What in the world is a ladybug bloom cloud?
Well, first of all, here's what it looks like on weather radar:
The large echo showing up on SoCal radar this evening is not precipitation, but actually a cloud of lady bugs termed a "bloom" #CAwx pic.twitter.com/1C0rt0in6z — NWS San Diego (@NWSSanDiego) June 5, 2019
"The large echo showing up on SoCal radar this evening is not precipitation, but actually a cloud of lady bugs termed a 'bloom,'" NWS San Diego tweeted.
According to the Los Angeles Times, this was a large cloud of high-flying ladybugs:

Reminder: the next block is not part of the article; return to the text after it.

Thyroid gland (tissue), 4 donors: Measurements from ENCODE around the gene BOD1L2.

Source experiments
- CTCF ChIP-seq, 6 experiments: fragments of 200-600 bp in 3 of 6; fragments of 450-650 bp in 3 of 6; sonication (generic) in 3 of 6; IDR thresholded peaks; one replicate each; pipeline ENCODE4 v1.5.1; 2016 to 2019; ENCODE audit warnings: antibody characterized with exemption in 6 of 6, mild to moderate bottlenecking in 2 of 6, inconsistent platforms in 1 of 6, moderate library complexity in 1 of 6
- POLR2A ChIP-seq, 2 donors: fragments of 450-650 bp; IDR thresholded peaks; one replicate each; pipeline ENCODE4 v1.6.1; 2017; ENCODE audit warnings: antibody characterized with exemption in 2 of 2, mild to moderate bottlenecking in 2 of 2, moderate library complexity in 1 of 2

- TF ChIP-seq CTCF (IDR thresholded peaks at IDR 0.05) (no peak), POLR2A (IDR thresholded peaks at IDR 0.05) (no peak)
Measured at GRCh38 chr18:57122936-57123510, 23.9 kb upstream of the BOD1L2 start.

California is home to about 200 species of ladybugs, including the convergent lady beetle, according to the University of California Integrated Pest Management Program.
In early spring, after temperatures reach 65 degrees, adult convergent lady beetles mate and migrate from the Sierra Nevada to valley areas where they eat aphids and lay eggs.
And they form a thick "cloud" that, as you can see, will be picked up on radar when the conditions are right.
That reminds us of the bird flocks that we sometimes see on radar here in Metro Detroit. Meteorologist Paul Gross showed us this phenomenon back in August 2017:
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